Tuesday, October 21, 2014

Batman Eternal by Snyder and Tynion issue #7

This is going to be mortifying to admit because Snyder and Tynion wrote this issue but this has to be the very first one of their batch for Eternal that I did not like. Sure, I enjoyed the action (explosions strategically located and timed to go "boom" are always fun), and this issue has thankfully continued the Penguin vs. Falcone main plot, and I was actually glad that they got rid of that stupid Iceberg Lounge/Casino as Penguin's base operation. Still, something feels...lacking.

For all the build-up we established in the first four issues, and then the understandable breaks with the next two, we finally reach this one which should be the turning critical point but it was shockingly so action-oriented as oppose to the usual contemplative and character-driven style that I'm so used to with Snyder's writing. I don't want to believe that this is more of Tynion's speed because this is the work of two writers and I'm sure they both made the decisions together of how this issue should play out. I just...can't like it as much as I did with their other previous collaborations. This upsets me greatly, especially when I see John Layman was presently credited. I'm just beginning to like his writing. Holy Loki, Batman Eternal has been such a mixed bag for me lately and my feelings are now becoming erratic because of the stories this title has been offering me.

The scope of the action sequences in here can make a reader's head spin in a good way if you can adjust your perspective as to how you want this story to go which meant expecting an economy of dialogue in the panels that won't get in the way for some cool effects. There are great scenes for that if it's exactly what you are looking for. As for Falcone--I don't understand him anymore or perhaps I'm far too close to the picture and need to take a hell of a step back RIGHT NOW. So here's what I know so far: The Roman is trying to transform Gotham back to its roots when mobs used to rule the city and the cops are in their pockets. I remember that Gotham very well. Fox's show of the same name is taking the same narrative direction since that one is in a pre-Batman era. But to what extent and just how long does Falcone intend to reign the city with the old ways? At this point, I'm dying to know.

READ THE CONTENTS OF THIS PARAGRAPH OR PROCEED TO THE NEXT: I also don't understand why some old characters from the established continuity pre-New 52 act as if their history is readily given. Do we all require comic book readers now to wiki the hell out of these characters first before they can proceed to read the story they are in? I just worry about those who may have subscribed to DC comics for the first time and are not really familiar with many of the Batman's ensemble of characters. Are they starting to find it tedious by now whenever they have to do a google search of characters before properly settling into the story at hand? From what I've noticed, writers seem to drop supporting yet important characters from the old continuity complete with the history from that timeline, and simply expect the novice reader to just accept it and enjoy the show. But isn't the New 52 launch supposed to be more newbie-friendly? I'm expressing these concerns because I'm relatively new to comics in a way where it was only six years ago when I decided to keep up with major DC stories especially anything about/with Batman. I ensured I had enough knowledge to write reviews and discuss individual releases of New 52's Bat-titles here, and that requires devotion and focus. I know for a fact that I will keep reading more Batman in the future (and the old, I am whittling down a comprehensive list of considered Bat-classics), but I'm afraid that new readers are being alienated and I don't want that happening because DC is at its prime now, and comic books are, in a way, more mainstream that they have ever been, thanks to the shift in pop culture where superheroes do dominate the silver screens and the box office. But I digress. I shouldn't have made this review a grievance piece.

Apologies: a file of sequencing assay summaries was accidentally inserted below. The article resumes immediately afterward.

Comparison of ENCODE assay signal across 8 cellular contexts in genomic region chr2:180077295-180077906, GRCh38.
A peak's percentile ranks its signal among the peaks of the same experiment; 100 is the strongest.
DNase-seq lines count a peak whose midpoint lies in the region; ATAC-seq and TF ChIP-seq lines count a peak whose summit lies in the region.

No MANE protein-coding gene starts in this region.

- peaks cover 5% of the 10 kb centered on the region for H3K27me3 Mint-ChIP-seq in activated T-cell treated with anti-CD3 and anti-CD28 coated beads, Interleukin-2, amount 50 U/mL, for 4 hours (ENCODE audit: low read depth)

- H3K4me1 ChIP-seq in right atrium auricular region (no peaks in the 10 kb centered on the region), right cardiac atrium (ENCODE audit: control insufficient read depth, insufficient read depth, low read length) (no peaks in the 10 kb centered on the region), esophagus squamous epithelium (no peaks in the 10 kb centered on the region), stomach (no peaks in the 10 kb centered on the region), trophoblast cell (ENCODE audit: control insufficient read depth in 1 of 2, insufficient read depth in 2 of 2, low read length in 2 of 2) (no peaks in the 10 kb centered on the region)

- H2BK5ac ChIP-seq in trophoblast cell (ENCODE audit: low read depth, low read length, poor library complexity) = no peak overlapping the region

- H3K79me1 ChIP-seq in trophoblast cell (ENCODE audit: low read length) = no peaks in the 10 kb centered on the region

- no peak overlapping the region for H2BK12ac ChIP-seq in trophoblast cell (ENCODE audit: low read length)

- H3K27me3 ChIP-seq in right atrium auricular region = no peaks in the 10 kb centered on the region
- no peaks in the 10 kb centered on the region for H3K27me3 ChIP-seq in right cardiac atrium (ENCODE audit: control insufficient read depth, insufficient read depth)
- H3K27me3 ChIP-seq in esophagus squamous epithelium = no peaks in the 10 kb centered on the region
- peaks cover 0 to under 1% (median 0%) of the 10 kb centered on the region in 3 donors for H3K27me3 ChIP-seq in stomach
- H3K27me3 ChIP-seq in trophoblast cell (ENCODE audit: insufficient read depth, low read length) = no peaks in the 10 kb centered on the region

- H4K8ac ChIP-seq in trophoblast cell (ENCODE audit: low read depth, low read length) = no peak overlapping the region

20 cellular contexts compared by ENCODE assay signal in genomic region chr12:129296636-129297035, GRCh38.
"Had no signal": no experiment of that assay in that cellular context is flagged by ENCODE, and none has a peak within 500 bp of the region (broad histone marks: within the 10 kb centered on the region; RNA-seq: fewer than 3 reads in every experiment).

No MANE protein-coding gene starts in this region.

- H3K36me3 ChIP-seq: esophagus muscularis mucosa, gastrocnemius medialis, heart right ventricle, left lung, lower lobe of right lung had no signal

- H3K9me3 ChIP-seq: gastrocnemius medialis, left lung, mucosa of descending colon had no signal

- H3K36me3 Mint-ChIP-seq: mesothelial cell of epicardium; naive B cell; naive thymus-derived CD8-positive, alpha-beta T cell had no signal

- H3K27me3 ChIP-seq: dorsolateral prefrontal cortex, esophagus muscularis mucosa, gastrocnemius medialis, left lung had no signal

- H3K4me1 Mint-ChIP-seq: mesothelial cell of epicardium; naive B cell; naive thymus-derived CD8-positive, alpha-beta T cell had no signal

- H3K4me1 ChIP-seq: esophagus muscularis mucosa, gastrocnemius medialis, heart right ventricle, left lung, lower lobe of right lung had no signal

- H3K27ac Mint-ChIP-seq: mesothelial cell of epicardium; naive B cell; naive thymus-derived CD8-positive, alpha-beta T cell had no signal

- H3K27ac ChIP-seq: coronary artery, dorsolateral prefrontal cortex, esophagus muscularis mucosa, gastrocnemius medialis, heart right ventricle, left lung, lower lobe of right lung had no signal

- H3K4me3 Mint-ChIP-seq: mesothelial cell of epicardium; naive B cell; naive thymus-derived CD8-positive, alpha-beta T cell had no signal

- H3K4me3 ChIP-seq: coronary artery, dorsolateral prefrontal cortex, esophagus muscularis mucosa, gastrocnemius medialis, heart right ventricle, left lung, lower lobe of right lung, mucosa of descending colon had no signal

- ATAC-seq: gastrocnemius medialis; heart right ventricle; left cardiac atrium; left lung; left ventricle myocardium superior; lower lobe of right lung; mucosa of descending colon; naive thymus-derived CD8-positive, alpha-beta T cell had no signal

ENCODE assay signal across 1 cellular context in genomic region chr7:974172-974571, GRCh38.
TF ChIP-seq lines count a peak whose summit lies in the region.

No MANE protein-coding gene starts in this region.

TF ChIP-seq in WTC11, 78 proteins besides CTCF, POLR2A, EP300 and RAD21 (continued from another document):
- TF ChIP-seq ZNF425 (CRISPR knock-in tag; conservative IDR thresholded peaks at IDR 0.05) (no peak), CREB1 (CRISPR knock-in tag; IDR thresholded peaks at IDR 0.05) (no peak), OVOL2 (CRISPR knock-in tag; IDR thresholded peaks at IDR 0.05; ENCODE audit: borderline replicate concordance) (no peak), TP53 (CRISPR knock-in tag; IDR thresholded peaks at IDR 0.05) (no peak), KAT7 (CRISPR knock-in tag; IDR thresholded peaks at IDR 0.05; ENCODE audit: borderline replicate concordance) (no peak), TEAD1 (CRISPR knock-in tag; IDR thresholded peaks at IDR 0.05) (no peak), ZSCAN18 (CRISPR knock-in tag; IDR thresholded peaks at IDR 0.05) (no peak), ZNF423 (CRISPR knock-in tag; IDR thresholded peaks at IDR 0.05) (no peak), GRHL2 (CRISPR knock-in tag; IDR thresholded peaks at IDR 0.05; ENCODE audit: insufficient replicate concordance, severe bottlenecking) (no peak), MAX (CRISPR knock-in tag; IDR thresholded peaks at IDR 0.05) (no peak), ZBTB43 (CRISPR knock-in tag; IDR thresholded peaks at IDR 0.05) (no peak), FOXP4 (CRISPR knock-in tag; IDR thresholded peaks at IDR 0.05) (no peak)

I wasn't sure about the inclusion of Catwoman but I suppose I just need to see more of how this plays out in the next issues so I won't finalize an opinion here. One thing that struck me as odd, though, is the fact that while the sequence with Penguin, Catwoman and Iceberg Lounge was going on, the sidestory with Batman and Pyg manages to be more interesting to see unfold. Professor Pyg becoming an unwitting errand boy for Falcone is hilarious and I knew that he will get his revenge one way or another. He's a very engaging villain and I sure hope they can still fit him somewhere because there are plenty of fun things they could still do with him. I'd give away my limbs for this to happen, if it would also mean we dispose of the Joker's Daughter in place of Pyg. Only one fucked-up cartoonish villain should be a part of Eternal and I'd rather we have Pyg...as long as he doesn't strip-tease while he delivers a villain speech. Heh-heh, sorry. Batman Incorporated inside joke. I just had to say it.

One more issue to review before I can get some deserved rest...


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